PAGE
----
From Homo Economicus to Political Animal
Who is Economic Man? Every economic paradigm presupposes an anthropology, a theory of human nature. This project explores the anthropologies presupposed and produced by ancient Greek economic texts, and the specific knowledge forms that shape these anthropologies.
Project description: Human self-understanding in ancient Greek economic reflection
These are paraphrases of pieces of ancient Greek economics, of reflection on the ways in which human beings interact with their natural and social environment for the provisioning of their livelihoods. From a modern, Neoclassical, economic view, these statements are symptomatic for the incommensurability of ancient and modern economic ideas: they run counter to the very definition of economics as the science of human behavior as a relationship between ends and scarce means which have alternative uses. Ancient Greek economic thinking was intertwined with ethics, having overtly normative and moralizing pretensions.
This fundamentally ethical nature of ancient economics has often been noted—dismissed as a handicap by adherents of Neoclassical economics, and celebrated by heterodox economists who seek an alternative to mainstream economics. However, the anthropological and epistemological implications of this ethical agenda are not systematically appreciated and grasped: a systematic analysis of the ethical protagonist of Greek economic thought and of the specific kind(s) of knowledge that gives rise to normative economic statements is lacking.
This project seeks to do remedy this omission, by supplementing the question:
- What are the central concepts, questions and principles of Greek economic thinking?
with the two fundamental questions:
- What kind of human being is ancient Greek economics “about”? What kind of “anthropology” (defined as “(implicit) theory on human nature”) is at stake in different instances of ancient economic reflection?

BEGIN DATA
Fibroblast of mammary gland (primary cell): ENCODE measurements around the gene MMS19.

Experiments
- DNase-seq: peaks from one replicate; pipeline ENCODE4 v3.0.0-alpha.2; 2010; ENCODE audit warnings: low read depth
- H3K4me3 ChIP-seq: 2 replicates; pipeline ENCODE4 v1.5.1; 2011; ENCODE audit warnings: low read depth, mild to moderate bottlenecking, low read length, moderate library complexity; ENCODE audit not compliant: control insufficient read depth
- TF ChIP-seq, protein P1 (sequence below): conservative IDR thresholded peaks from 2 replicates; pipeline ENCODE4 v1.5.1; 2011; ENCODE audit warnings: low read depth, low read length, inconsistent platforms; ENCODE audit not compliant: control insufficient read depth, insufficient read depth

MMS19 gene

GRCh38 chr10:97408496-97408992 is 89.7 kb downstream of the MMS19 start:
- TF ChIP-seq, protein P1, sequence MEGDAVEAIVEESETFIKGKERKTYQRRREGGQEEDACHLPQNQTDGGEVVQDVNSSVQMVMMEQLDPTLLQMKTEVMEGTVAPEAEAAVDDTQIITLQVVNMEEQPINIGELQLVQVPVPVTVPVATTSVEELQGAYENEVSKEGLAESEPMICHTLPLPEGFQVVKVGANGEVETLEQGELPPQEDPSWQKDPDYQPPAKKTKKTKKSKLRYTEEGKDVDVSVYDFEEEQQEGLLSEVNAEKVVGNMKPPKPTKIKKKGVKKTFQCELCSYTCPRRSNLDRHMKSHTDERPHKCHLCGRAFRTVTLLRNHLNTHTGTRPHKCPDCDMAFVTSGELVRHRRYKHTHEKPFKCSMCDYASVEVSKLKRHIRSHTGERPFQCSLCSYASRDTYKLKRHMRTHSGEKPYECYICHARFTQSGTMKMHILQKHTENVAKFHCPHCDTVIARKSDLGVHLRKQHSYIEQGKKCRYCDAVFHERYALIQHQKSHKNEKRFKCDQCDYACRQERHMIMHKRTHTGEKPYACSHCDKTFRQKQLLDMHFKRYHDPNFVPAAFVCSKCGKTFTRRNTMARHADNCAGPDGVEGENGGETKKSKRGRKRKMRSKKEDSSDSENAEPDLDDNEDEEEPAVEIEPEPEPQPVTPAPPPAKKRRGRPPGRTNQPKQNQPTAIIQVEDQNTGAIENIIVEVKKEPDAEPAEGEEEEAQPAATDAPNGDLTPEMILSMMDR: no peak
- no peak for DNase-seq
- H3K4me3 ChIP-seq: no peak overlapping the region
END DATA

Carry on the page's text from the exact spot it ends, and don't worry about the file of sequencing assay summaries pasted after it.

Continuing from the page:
- What kind of knowledge is ancient Greek economics? What kind of knowledge practices and epistemologies are producing, shaping and reproducing ancient economic thought?
In engaging with these questions, this project seeks to offer a revisionist account of the ancient Greek history of economic reflection.
Due to the selected cookie settings, we cannot show this video here.Watch the video on the original website or
Principal investigator: Tazuko van Berkel
Postdoc: to be hired
PhD: to be hired
This project seeks to offer a revisionist account of the ancient Greek history of economic reflection by asking three fundamental questions:
- What are the central concepts, questions and principles that the ancient Greeks thought were “economic”, i.e. pertaining to the ways in which human beings interact with their natural and social environment for the provisioning of their livelihoods?
- Who or what is the ancient Greek equivalent of Economic Man: what kind of anthropologies are implied and propagated by ancient Greek economic reflection? How do particular anthropologies inform and shape key economic concepts?
- What kind of knowledge is “economic knowledge” in the ancient Greek world? What kind of discursive practices are producing, shaping and reproducing ancient economic thought?
Accordingly, we will approach Greek economic thought in terms of three main axes corresponding to these questions:
- Key economic concepts: what is the conceptual architecture of a specific instance of economic thought? EMIC concepts (e.g. kerdos, chrêsis) will be analyzed in their discursive and systemic contexts, and will be confronted with ETIC notions (“profit”, “use”); comparison of “false friends” (e.g. oikonomia and “economics”) will be used for heuristic purposes.
- Anthropologies: what aspects of human nature and being human (e.g. body-soul dualism, desire, freedom, rationality, competitiveness etc.) are presupposed, mobilized or articulated by specific economic theories?
- Knowledge practices/epistemologies: what forms and practices of knowing and reasoning (e.g. maxims, genealogy, utopianism) are involved in the production of economic thought? How is the generality (or particularity) of a piece of economic knowledge established? How is normativity grounded or motivated?